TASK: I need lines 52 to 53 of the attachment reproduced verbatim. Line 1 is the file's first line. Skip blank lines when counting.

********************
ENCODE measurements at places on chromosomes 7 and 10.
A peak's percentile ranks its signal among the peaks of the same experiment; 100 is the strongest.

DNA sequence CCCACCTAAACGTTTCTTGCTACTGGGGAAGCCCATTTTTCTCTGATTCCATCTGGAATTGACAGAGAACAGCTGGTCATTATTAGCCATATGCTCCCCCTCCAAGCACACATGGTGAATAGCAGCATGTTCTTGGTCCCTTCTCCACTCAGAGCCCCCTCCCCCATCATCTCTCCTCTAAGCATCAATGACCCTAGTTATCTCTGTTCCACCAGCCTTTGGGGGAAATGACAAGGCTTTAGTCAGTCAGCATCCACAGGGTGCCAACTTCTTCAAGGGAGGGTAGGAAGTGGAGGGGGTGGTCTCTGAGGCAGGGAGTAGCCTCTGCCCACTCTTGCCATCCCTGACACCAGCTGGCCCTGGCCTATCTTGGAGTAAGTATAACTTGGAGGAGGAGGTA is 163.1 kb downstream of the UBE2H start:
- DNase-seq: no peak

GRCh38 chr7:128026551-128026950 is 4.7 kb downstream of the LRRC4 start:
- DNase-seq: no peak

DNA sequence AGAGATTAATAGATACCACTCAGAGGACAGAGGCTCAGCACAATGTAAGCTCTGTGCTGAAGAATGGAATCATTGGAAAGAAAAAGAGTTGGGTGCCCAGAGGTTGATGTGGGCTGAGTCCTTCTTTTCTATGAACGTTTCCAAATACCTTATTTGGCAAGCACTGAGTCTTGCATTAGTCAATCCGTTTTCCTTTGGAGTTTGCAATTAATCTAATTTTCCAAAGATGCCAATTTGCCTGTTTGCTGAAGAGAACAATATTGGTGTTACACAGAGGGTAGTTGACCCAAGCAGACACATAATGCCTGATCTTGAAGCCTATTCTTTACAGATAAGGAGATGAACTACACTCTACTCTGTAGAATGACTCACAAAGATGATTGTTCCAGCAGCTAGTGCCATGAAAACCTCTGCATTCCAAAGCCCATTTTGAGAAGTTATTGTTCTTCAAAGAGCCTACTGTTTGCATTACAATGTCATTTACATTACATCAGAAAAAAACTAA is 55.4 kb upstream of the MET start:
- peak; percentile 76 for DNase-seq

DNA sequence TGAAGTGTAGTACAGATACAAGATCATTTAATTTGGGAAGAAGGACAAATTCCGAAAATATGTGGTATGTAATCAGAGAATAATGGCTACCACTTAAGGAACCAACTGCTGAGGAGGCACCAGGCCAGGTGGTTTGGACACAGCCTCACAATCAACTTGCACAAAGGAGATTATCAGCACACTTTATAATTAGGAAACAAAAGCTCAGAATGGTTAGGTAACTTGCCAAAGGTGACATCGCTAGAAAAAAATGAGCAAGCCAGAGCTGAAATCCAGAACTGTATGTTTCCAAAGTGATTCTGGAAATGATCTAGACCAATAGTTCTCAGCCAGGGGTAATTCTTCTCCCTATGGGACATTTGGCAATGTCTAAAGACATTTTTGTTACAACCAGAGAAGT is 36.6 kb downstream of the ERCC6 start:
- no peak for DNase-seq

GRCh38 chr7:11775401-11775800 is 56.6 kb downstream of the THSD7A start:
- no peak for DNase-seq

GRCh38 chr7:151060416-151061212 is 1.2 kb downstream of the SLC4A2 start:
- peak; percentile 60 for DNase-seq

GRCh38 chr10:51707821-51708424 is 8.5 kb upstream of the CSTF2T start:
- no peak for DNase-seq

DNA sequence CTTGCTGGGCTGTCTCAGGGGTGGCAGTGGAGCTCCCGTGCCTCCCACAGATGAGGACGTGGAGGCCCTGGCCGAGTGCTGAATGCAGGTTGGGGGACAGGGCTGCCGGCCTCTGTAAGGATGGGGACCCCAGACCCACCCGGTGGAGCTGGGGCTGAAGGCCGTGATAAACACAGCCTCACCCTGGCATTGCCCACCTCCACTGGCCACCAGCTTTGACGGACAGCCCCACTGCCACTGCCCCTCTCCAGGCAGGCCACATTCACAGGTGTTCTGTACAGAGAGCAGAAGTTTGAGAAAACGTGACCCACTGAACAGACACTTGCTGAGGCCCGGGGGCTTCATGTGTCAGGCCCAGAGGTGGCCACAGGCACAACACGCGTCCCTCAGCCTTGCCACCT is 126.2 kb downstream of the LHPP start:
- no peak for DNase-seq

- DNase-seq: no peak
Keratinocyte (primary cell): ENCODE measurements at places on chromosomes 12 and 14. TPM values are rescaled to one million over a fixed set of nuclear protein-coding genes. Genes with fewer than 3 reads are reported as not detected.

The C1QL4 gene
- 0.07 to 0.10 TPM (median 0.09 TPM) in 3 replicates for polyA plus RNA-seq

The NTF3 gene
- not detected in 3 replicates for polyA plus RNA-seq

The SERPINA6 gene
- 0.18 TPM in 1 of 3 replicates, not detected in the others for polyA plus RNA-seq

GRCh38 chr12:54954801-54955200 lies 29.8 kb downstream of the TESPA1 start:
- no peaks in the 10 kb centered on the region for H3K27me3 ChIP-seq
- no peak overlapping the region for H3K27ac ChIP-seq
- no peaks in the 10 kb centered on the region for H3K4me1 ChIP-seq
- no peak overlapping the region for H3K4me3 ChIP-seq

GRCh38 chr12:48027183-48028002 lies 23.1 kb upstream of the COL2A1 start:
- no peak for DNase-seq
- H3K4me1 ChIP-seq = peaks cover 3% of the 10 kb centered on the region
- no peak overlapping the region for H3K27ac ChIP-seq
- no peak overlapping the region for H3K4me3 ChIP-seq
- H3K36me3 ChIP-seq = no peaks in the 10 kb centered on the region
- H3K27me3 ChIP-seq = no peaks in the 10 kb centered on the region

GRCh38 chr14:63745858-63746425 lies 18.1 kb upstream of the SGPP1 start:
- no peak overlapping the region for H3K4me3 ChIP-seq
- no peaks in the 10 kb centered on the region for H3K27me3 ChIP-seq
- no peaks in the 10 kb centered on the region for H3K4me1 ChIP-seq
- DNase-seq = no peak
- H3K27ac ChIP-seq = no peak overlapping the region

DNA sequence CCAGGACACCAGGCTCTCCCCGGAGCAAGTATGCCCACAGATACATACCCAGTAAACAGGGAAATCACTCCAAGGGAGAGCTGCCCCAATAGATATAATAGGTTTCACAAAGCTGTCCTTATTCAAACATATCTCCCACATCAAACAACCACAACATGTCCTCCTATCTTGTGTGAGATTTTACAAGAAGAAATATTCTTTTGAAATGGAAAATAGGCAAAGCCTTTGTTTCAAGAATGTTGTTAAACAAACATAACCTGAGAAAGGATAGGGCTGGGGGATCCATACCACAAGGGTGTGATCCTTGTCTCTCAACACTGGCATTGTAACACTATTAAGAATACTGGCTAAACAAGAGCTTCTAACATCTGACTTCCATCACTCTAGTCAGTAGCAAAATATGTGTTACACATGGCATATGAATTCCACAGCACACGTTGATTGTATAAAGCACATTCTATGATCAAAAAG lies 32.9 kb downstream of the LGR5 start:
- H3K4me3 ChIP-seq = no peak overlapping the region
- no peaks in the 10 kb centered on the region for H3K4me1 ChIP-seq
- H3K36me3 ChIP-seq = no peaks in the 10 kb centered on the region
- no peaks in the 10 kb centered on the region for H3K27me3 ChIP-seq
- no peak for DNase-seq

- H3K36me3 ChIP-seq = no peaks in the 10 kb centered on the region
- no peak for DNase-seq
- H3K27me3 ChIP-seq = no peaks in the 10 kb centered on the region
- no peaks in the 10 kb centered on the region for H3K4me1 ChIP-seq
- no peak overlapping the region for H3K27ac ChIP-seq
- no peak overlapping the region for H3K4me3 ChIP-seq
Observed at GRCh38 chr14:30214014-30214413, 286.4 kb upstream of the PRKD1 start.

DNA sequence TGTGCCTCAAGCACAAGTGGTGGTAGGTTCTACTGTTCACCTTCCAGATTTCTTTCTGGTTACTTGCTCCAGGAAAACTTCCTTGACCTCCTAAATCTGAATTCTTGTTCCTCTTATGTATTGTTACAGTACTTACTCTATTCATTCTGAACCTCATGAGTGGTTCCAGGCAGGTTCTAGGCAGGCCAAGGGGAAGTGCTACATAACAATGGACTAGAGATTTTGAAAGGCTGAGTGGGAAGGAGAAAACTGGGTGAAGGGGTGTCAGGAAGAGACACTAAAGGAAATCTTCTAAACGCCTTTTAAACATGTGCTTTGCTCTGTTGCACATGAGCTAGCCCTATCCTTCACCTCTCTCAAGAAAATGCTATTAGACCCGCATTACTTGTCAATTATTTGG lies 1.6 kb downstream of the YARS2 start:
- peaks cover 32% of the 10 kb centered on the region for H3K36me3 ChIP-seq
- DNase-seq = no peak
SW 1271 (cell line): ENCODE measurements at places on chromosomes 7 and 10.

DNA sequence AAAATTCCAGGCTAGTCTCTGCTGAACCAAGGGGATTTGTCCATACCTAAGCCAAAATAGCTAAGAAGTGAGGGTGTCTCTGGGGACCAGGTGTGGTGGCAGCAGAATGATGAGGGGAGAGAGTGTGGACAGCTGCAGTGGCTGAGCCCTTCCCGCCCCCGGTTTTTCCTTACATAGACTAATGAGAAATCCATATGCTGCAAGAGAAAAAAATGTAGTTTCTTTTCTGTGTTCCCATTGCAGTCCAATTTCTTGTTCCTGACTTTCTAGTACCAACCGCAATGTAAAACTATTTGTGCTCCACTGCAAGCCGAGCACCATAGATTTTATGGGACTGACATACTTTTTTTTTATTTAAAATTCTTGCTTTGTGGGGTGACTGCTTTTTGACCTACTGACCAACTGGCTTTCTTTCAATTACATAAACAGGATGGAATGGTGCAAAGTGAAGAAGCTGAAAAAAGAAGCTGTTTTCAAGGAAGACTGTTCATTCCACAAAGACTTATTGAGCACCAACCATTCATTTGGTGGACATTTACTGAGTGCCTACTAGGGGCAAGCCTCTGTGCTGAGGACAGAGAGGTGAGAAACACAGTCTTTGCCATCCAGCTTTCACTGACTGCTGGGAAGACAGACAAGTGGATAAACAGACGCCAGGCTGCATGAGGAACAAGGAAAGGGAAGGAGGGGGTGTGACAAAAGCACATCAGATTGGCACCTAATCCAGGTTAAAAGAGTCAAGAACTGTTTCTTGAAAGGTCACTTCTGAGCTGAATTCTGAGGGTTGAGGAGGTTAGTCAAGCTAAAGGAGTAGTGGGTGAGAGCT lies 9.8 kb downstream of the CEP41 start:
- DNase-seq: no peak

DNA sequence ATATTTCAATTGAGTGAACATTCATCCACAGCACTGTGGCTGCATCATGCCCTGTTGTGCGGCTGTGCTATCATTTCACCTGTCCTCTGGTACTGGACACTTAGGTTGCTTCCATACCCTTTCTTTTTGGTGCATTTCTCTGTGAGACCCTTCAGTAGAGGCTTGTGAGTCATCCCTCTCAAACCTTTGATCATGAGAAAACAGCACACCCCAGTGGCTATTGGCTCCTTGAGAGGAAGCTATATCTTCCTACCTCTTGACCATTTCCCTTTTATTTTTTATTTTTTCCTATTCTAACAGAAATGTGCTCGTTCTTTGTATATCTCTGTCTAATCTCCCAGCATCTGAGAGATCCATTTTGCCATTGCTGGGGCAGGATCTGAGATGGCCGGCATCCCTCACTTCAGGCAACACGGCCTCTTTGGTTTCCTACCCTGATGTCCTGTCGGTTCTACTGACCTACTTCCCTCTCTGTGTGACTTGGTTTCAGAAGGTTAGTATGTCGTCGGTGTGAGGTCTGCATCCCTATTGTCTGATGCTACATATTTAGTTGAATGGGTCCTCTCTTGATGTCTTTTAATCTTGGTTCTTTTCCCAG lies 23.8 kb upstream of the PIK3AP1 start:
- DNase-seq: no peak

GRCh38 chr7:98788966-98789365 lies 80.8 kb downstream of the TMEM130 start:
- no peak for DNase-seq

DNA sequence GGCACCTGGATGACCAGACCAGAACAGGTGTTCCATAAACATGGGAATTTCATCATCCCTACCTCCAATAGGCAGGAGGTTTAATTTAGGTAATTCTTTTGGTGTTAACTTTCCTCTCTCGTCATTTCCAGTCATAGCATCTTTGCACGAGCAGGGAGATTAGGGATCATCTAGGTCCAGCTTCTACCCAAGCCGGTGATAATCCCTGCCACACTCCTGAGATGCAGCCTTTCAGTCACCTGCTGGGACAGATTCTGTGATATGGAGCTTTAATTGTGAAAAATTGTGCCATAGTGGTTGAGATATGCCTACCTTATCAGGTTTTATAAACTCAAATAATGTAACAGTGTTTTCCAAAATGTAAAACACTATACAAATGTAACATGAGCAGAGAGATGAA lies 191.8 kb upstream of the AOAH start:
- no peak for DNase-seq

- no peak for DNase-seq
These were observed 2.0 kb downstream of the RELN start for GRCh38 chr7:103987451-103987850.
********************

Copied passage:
- no peak for DNase-seq
- H3K27me3 ChIP-seq = no peaks in the 10 kb centered on the region